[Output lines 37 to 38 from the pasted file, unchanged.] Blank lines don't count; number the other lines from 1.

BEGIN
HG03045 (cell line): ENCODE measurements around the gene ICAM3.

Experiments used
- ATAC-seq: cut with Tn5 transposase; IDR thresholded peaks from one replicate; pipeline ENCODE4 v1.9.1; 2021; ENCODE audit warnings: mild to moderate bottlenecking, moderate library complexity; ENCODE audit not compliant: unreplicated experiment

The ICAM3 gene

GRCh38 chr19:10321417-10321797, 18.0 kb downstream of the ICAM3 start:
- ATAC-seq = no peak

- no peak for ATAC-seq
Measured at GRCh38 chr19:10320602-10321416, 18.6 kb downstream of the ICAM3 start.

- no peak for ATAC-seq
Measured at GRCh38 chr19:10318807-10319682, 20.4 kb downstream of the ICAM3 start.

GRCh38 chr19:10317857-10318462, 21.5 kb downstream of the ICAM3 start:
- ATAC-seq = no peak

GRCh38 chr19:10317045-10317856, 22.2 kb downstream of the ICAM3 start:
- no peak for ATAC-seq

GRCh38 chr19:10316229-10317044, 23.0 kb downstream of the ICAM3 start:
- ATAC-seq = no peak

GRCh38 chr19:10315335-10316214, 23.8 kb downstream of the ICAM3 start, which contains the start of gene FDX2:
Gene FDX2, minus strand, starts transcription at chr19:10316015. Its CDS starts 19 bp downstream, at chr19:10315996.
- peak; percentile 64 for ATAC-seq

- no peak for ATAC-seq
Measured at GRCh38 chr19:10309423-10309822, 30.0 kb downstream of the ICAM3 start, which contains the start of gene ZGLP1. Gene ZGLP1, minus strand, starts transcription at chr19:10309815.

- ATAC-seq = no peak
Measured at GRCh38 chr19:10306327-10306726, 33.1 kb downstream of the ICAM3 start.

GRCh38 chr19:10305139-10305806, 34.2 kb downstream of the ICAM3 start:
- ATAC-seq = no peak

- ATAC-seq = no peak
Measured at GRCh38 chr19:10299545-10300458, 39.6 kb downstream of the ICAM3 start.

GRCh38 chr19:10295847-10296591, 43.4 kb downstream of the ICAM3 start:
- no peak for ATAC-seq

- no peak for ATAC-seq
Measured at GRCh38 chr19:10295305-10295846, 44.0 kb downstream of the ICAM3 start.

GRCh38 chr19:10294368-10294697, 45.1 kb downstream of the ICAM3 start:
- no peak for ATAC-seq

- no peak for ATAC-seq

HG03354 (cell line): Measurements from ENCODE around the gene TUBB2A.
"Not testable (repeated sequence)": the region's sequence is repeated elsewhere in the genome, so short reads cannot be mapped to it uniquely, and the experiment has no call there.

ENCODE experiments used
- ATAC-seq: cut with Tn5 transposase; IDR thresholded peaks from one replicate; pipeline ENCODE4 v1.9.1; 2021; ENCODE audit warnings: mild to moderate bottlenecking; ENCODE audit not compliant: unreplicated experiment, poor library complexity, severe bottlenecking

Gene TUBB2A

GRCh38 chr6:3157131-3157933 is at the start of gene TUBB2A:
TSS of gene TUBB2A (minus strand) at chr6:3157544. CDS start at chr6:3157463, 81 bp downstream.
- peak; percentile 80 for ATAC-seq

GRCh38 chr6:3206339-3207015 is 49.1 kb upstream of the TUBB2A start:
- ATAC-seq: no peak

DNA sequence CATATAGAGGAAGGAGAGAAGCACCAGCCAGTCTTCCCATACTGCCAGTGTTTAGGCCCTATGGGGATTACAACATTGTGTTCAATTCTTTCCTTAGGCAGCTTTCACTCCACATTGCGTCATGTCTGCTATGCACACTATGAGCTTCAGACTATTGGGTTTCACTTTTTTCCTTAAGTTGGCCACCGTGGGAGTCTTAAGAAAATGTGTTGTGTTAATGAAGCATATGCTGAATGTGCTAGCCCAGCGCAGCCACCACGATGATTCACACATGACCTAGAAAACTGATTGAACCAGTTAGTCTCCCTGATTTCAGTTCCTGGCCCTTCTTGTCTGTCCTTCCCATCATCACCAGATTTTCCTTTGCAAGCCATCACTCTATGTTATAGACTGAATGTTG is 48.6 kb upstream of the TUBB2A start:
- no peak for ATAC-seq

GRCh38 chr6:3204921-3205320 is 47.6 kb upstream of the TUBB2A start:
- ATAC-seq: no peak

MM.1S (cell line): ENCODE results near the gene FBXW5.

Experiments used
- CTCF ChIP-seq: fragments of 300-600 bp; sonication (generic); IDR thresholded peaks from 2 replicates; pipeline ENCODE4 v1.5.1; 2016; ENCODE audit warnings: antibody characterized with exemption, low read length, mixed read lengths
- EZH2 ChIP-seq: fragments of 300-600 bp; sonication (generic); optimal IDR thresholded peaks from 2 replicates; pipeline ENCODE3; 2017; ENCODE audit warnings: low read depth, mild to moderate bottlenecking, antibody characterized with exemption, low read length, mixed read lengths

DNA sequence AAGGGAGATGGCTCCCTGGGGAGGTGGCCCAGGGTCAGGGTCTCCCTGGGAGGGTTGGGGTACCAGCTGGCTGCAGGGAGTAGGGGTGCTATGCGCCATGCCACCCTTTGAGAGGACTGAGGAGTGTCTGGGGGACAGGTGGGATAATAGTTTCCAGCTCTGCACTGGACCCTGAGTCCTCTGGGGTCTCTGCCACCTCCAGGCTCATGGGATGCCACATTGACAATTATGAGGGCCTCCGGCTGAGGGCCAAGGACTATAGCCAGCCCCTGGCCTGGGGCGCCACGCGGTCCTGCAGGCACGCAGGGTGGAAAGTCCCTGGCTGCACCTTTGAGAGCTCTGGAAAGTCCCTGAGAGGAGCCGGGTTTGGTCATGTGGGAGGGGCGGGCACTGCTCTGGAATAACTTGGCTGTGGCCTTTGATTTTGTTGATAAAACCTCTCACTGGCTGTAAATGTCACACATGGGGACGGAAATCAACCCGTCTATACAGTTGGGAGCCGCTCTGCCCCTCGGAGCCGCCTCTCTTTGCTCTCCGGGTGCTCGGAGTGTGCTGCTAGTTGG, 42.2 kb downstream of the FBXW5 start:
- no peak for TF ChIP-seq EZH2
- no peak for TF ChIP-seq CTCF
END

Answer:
ENCODE experiments used
- ATAC-seq: cut with Tn5 transposase; IDR thresholded peaks from one replicate; pipeline ENCODE4 v1.9.1; 2021; ENCODE audit warnings: mild to moderate bottlenecking; ENCODE audit not compliant: unreplicated experiment, poor library complexity, severe bottlenecking